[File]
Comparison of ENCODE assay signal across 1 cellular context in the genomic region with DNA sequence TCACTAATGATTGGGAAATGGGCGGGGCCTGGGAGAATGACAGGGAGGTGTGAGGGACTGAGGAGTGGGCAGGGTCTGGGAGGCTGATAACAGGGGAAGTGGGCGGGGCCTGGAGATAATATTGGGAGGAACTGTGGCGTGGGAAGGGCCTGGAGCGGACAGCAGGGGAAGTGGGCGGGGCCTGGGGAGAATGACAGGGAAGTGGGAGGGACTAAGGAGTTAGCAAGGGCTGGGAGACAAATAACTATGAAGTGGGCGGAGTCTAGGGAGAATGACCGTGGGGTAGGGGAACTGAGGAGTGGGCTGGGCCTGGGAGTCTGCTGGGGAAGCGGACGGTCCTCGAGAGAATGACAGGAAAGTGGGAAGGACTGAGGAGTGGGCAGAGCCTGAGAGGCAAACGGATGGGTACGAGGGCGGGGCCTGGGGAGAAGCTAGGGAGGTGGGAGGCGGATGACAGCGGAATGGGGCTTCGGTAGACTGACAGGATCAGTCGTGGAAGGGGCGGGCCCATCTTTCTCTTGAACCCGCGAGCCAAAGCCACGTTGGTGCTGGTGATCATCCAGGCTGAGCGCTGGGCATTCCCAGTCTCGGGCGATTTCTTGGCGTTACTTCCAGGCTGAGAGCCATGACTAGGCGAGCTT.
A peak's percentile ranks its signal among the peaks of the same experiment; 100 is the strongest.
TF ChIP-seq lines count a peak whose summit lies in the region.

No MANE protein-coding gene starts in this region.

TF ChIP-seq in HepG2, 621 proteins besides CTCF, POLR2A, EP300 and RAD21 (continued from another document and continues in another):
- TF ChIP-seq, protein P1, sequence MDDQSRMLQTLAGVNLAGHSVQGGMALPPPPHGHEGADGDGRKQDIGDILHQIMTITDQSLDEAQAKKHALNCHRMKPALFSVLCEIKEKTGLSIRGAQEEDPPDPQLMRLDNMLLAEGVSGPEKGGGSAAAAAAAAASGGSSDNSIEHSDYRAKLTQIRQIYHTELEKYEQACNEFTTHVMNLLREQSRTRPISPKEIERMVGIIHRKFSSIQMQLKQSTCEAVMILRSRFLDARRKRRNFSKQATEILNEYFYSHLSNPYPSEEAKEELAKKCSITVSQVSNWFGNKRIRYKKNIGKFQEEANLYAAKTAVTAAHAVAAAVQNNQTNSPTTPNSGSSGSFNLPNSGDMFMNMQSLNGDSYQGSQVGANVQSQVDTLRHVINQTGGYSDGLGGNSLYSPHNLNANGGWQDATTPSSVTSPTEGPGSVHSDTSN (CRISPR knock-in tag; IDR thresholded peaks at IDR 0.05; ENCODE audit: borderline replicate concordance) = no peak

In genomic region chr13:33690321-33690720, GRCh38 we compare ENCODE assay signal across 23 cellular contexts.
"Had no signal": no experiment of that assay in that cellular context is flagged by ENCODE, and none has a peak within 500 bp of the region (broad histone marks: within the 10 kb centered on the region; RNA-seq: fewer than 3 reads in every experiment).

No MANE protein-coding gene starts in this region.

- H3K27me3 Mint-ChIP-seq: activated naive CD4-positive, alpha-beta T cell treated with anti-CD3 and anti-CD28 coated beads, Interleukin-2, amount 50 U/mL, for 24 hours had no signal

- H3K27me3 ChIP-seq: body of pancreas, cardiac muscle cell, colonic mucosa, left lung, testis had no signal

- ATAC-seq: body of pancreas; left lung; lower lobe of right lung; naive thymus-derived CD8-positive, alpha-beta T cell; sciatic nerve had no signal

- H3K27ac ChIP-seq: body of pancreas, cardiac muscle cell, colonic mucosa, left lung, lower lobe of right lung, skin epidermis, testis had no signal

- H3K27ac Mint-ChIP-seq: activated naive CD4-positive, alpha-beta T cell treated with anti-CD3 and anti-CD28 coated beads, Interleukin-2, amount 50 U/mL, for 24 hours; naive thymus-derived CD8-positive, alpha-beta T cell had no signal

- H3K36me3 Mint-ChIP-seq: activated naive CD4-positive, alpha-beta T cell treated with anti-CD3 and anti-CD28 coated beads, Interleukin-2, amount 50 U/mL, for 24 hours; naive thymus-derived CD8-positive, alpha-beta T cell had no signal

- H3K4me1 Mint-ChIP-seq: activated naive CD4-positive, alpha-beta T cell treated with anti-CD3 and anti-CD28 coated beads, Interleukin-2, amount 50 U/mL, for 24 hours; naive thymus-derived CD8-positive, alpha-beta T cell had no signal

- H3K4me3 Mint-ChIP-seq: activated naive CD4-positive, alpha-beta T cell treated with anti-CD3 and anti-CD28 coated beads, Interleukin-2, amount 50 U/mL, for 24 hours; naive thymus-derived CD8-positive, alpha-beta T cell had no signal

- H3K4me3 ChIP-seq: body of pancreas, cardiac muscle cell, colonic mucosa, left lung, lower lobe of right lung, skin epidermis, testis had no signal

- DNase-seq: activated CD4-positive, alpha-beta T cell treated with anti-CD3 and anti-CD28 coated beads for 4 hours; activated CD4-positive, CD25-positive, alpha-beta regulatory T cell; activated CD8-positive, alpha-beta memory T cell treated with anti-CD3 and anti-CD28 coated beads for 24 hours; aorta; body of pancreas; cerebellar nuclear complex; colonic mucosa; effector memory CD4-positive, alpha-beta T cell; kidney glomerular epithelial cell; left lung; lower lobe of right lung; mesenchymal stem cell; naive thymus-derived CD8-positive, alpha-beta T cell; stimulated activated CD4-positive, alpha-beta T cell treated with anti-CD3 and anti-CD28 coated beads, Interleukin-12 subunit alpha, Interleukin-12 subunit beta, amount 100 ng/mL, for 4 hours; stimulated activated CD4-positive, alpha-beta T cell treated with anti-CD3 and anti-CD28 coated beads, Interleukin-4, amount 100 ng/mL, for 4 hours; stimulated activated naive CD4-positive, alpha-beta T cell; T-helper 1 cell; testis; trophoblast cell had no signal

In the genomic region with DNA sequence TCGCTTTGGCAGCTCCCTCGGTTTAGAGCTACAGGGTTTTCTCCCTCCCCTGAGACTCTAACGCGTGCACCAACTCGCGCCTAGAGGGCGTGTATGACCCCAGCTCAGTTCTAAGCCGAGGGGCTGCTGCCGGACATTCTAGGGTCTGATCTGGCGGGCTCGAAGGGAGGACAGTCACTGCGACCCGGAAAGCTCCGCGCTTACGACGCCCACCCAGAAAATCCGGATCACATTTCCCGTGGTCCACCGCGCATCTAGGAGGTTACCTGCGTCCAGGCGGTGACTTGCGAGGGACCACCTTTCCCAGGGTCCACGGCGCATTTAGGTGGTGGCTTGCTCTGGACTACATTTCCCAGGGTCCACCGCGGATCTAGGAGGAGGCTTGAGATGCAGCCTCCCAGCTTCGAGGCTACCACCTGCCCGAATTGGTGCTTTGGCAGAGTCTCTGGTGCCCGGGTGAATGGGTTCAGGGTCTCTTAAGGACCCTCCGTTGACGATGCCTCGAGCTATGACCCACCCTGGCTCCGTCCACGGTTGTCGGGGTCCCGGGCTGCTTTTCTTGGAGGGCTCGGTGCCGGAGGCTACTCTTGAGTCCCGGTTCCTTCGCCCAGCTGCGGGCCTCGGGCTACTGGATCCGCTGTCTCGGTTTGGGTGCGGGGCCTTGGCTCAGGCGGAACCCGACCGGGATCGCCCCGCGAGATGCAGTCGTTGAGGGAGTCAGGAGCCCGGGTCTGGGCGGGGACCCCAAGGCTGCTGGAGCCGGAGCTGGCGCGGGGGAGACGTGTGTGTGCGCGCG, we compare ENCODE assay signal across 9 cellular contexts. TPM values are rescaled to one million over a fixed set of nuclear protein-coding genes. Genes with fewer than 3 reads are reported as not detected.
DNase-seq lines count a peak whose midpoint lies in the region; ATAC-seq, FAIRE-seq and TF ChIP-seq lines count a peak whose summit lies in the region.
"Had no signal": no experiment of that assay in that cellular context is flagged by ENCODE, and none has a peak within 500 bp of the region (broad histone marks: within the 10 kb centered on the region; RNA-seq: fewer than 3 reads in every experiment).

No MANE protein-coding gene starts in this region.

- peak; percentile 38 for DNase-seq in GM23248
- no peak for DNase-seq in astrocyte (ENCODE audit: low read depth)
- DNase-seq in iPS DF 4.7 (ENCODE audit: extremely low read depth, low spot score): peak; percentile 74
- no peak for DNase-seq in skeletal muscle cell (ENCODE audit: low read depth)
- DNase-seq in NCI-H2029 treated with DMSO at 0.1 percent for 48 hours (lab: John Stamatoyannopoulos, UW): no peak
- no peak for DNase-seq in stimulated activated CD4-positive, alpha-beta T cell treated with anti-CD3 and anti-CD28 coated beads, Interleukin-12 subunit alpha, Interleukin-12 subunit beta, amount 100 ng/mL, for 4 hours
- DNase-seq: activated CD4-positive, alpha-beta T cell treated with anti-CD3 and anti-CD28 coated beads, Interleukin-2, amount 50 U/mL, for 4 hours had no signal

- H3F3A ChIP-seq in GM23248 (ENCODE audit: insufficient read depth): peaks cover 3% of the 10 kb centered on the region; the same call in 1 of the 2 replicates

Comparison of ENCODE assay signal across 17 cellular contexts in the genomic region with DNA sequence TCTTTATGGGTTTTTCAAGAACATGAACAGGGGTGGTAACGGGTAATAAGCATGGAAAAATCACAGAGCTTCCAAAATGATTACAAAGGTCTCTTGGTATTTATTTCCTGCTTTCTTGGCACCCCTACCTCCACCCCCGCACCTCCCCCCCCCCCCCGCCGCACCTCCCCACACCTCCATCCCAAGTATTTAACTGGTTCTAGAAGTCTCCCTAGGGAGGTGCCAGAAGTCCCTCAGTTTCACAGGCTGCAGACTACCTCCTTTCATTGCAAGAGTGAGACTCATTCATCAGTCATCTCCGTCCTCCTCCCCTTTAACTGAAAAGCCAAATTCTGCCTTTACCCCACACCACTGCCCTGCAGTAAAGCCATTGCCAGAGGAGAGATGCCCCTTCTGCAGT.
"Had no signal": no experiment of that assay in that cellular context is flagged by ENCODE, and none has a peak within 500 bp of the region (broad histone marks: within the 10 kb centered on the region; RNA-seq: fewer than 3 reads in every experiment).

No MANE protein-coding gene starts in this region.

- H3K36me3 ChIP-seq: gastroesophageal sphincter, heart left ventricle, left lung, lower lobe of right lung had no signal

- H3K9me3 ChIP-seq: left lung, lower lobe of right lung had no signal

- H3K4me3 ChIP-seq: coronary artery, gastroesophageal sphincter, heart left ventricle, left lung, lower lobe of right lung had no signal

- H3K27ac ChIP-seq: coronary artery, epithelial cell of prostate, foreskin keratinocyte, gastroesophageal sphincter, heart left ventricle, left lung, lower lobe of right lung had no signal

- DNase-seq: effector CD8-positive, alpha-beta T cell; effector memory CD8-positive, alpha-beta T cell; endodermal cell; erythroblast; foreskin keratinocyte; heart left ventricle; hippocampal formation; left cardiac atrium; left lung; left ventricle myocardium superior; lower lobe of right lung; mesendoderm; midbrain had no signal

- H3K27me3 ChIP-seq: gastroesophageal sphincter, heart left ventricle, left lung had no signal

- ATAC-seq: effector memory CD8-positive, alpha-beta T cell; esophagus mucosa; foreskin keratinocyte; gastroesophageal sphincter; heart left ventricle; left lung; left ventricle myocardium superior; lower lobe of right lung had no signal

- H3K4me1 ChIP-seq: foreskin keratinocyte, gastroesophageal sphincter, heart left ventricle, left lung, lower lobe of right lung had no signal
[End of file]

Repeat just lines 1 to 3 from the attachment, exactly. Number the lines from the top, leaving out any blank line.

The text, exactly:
Comparison of ENCODE assay signal across 1 cellular context in the genomic region with DNA sequence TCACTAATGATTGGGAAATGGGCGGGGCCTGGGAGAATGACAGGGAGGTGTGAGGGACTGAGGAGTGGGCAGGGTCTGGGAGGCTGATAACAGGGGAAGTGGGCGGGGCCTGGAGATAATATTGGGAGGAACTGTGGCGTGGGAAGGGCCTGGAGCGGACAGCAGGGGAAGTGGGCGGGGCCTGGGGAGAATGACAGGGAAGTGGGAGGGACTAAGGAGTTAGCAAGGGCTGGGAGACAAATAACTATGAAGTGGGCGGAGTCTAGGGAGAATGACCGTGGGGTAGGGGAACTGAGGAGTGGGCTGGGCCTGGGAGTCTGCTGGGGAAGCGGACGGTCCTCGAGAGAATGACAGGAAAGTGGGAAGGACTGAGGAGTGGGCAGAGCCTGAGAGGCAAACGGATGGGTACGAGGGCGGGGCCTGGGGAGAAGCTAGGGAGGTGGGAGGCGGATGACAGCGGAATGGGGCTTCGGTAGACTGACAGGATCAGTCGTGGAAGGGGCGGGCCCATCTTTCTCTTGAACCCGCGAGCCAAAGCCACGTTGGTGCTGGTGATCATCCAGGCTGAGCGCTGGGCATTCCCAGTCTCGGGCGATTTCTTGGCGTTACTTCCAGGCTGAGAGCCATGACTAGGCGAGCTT.
A peak's percentile ranks its signal among the peaks of the same experiment; 100 is the strongest.
TF ChIP-seq lines count a peak whose summit lies in the region.